Super Bowl 49 aired on Sunday night, and somewhere between the many touchdowns and ads for beer, cars, and cell-phone plans appeared a conspicuous outlier: No More, an American sexual-violence awareness movement aired a chilling 60-second spot in which a woman can be heard calling 9-1-1 to report an abusive situation under the guise of a pizza-delivery call.
It’s the first PSA of its kind ever to air during the year’s biggest sporting event, but organizations around the globe have been putting together smart, attention-grabbing and emotionally devastating outreach ads as dialogues about sexual violence continue to permeate our cultural consciousness. Whether from the viewpoint of celebrities, fraternity brothers, or emotionally frustrated young boys, all of our PSA picks exemplify the new, frank conversation surrounding sexual assault, and the collection of diverse voices speaking out against it.
1. “A Needed Response,” University of Oregon
Put together by two University of Oregon students following the brutal assault of a Steubenville high-school girl, this anti-rape PSA went viral and has been awarded a Peabody Award for its surprising twist on campus party etiquette.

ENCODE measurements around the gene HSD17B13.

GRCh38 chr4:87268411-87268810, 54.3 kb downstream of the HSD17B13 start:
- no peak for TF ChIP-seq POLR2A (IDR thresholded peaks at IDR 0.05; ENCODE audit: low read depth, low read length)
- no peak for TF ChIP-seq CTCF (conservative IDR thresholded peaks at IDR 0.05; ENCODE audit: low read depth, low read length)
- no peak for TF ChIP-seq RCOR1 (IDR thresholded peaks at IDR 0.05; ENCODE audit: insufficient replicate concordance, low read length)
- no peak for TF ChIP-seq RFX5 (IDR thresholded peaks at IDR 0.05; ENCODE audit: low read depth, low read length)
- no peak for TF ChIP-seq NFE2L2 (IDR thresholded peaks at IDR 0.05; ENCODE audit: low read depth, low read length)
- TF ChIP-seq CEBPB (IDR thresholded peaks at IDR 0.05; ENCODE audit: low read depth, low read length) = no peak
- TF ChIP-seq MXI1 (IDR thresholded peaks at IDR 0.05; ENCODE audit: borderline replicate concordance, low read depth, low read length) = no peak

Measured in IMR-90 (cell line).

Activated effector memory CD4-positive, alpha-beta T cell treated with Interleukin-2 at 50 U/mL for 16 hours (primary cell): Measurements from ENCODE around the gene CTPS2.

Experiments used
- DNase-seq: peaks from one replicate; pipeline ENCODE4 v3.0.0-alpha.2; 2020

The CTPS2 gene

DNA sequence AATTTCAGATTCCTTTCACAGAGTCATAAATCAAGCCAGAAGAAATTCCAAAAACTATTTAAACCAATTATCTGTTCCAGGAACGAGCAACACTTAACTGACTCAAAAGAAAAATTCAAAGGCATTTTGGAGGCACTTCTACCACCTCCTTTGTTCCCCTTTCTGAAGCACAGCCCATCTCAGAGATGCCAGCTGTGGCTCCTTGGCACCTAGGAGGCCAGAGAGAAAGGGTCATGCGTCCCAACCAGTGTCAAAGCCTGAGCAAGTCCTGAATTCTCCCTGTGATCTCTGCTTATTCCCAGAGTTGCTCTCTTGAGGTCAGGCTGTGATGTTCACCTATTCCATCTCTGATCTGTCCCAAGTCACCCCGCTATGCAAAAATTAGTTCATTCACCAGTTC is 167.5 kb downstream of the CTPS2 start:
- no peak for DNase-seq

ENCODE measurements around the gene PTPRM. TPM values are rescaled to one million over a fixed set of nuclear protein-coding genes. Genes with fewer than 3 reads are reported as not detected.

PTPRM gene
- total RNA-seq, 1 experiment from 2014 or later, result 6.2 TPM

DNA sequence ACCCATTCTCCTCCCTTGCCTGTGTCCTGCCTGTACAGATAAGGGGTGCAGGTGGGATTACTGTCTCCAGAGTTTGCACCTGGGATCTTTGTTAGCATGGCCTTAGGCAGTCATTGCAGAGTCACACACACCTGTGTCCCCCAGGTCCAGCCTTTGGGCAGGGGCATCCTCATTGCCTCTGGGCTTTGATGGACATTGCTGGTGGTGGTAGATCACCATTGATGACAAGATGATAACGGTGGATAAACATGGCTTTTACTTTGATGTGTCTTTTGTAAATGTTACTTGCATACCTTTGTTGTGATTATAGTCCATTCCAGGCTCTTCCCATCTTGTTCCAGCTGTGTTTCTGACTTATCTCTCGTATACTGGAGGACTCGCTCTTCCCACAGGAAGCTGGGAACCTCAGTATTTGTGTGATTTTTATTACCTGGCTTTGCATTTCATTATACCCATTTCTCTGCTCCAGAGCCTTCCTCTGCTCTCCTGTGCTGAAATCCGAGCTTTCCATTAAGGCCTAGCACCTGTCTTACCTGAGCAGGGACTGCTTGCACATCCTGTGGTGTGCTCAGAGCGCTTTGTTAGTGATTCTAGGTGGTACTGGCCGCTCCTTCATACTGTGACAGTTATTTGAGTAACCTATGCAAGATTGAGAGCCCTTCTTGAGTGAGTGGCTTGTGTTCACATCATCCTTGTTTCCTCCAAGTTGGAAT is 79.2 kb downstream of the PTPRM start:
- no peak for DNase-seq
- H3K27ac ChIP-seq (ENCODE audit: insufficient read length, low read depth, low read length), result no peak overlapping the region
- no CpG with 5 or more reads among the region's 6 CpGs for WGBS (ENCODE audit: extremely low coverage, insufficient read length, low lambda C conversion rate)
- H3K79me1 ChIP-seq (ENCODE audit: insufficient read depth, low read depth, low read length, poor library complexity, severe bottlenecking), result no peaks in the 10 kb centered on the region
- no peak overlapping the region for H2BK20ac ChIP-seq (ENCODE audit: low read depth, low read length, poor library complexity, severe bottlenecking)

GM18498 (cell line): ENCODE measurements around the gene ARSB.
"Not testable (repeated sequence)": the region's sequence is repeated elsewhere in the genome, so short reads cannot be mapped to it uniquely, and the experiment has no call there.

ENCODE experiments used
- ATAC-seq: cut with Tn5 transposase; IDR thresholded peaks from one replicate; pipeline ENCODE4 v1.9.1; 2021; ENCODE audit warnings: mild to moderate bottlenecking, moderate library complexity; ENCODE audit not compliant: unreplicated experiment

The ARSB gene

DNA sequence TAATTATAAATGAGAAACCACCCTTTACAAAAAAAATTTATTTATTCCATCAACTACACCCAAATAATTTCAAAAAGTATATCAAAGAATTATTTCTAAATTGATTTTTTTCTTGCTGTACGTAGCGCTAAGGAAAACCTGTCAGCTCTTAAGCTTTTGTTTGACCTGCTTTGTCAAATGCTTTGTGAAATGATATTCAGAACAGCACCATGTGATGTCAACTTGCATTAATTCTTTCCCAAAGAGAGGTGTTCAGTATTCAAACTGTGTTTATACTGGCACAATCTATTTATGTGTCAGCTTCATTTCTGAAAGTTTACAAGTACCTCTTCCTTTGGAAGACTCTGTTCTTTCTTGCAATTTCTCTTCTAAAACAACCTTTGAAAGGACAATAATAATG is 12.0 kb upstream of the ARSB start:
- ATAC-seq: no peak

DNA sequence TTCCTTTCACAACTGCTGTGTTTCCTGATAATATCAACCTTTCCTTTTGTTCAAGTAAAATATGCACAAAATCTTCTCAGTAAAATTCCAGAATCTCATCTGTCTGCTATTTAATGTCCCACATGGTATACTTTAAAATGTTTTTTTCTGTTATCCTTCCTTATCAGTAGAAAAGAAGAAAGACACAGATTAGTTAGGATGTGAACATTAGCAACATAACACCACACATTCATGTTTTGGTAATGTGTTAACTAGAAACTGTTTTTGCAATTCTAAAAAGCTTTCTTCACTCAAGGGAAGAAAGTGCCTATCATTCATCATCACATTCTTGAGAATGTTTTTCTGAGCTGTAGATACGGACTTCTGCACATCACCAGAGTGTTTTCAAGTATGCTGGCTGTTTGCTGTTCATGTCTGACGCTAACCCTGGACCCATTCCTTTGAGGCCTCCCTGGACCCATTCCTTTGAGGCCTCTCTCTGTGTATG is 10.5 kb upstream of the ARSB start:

2. “Excuses,” No More
Another piece from the folks at No More. Famous faces like Law and Order: SVU star Mariska Hargitay, Amy Poehler and Katie Couric spout victim-blaming statements like, “Well, he was drunk” and “She was asking for it” to illuminate societal biases that dissuade victims from coming forward and seeking justice.
3. “Break the Silence,” Wilfred Laurier University
The men of WLU’s Sigma Chi fraternity share their thoughts on campus rape culture and the importance of showing support for survivors of sexual violence.
4. Who Are You? Campaign, New Zealand [Trigger warning: graphic imagery.]
This eight-minute short demonstrates the importance of bystander intervention in preventing cases of sexual assault—whether a roommate or a stranger, we all have a role in stopping victimization.
5. #StartWithTheBoys, #VogueEmpower [Trigger warning: graphic imagery.]
A stirring ad produced by Alex Kuruvilla, managing director of Conde Nast India, in an effort to shed light on the many ways in which Indian women are oppressed. The must-watch short suggests boys who aren’t permitted to cry will channel their frustrations in other, possibly violent, ways.
This story is part of #Project97 — a year-long conversation about sexual assault, abuse and harassment. Visit Project97.ca for more details on this collaborative project by Rogers-owned media outlets, and join us on Twitter with the hashtag #Project97.